Answered By: Todd White Last Updated: Jun 22, 2015 Views: 867
In the information world there is "recoverable" information and "non-recoverable" information.
An example of the first would be a journal article. You read it for your paper & then cite it. Someone reads your paper, is intrigued by your interpretation of the article, and wants to read. He or she looks in your reference list, finds the full citation, and then accesses the article.
An example of the second, the "non-recoverable" information, is what you are trying to cite. If someone reads your paper, was intrigued by your interpretation of the PowerPoint presentation, and wants to see the presentation, he or she could not. It was never published, and was only available to you because of your attendance at class.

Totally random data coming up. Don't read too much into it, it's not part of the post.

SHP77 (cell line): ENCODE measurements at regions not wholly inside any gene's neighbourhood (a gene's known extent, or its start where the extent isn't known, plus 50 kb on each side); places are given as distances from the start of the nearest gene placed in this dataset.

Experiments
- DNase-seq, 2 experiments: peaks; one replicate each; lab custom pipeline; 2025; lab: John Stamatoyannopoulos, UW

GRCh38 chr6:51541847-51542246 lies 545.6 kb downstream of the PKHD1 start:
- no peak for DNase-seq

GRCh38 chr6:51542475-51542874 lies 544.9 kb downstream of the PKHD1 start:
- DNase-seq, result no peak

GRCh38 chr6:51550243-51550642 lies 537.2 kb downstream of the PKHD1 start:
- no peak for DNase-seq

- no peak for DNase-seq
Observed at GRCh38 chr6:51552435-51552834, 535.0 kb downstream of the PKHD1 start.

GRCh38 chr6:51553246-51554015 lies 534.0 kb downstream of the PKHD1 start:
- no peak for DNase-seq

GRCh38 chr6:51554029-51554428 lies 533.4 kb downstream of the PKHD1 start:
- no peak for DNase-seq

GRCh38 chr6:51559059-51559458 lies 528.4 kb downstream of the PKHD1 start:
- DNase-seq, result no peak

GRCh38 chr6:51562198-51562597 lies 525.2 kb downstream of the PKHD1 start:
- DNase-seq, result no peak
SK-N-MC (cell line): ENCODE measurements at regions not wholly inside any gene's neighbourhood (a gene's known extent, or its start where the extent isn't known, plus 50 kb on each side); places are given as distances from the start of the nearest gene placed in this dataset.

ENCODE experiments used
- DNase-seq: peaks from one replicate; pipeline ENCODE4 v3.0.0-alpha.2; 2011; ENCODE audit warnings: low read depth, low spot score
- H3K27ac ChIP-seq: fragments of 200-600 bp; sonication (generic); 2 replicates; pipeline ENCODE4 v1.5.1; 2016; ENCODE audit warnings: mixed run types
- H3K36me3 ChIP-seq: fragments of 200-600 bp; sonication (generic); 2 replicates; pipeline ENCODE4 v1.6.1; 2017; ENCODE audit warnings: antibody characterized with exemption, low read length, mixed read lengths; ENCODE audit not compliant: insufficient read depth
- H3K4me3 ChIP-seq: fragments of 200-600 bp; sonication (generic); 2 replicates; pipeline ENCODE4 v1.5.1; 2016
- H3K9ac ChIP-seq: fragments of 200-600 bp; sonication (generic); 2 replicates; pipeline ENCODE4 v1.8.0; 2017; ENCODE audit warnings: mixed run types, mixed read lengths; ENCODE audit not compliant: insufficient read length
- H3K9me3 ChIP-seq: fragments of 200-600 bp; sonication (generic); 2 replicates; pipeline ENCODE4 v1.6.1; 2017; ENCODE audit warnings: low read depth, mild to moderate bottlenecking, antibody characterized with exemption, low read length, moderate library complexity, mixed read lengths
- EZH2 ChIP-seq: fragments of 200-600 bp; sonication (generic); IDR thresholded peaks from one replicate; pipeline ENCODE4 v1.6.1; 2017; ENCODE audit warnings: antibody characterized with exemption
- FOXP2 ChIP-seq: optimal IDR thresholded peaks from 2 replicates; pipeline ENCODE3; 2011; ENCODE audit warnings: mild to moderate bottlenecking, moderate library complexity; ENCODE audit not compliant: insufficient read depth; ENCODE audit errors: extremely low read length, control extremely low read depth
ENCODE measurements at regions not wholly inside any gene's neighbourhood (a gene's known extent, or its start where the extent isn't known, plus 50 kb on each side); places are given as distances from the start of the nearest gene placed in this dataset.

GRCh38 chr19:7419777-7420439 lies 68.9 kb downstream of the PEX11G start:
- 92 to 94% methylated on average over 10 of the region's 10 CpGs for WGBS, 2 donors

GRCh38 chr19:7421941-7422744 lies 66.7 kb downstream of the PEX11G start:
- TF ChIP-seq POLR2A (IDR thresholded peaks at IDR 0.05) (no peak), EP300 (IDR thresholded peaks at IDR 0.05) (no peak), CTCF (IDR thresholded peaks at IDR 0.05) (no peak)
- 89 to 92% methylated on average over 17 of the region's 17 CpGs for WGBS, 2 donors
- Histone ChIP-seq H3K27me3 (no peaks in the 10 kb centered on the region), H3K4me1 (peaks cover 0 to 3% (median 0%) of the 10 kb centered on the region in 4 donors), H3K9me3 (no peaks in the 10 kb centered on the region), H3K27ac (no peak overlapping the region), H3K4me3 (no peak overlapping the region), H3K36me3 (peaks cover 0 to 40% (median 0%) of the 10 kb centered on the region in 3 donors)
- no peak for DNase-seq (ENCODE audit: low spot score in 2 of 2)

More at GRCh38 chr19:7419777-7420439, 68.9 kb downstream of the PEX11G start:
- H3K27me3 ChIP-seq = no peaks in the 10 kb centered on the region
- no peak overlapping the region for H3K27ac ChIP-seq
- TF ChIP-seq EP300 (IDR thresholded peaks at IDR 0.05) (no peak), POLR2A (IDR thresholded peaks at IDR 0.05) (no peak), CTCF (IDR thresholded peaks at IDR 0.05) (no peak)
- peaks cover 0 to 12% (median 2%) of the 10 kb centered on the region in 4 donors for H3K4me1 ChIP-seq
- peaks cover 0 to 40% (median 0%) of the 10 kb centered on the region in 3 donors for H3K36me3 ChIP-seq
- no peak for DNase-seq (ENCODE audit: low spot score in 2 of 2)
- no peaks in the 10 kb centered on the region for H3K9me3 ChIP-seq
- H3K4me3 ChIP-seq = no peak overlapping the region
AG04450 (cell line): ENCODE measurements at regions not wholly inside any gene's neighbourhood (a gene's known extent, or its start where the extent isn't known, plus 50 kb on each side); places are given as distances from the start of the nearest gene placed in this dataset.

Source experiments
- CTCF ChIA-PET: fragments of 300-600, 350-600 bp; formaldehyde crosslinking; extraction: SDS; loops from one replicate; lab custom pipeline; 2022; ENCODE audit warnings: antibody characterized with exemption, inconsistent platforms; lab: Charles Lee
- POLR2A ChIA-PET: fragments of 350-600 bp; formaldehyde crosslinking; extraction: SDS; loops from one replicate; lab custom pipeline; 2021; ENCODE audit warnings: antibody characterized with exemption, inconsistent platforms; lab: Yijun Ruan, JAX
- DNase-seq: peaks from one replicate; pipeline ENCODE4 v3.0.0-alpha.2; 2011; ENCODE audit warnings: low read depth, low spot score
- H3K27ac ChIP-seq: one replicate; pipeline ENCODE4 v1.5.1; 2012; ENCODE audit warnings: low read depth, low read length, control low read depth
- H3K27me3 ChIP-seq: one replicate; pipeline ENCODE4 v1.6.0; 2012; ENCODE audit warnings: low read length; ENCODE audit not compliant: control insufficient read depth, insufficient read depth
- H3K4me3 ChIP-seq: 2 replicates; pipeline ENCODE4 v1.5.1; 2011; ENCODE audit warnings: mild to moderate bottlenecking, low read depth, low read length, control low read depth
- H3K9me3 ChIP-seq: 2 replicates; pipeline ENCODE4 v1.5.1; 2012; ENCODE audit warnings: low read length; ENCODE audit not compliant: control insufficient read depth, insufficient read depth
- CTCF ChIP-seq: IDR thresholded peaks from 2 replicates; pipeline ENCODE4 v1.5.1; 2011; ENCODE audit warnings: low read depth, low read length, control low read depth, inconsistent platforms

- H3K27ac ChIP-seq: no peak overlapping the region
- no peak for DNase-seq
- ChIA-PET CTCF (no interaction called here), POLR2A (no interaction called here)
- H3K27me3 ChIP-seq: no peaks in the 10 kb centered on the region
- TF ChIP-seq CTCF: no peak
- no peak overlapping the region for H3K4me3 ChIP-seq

Therefore, we can, for APA's sake, treat this as a "personal communication."
Because there is no way for the reader to view the PowerPoint, you do not need to include it in your reference list. You do need to created an in-text citation when you refer to it in your paper. For more info, see this CSS Library page - http://libguides.css.edu/content.php?pid=61826&sid=454614
Depending on how you are writing the paragraph, the in-text citation could look something like this -
(M. Y. Professor, In-class PowerPoint presentation, June 8, 2012).
The basics you are providing are: who created it, what was it, and when did you see it.
Hope this gets you going.
Source: Publication Manual of the American Psychological Association, 6th ed. p. 179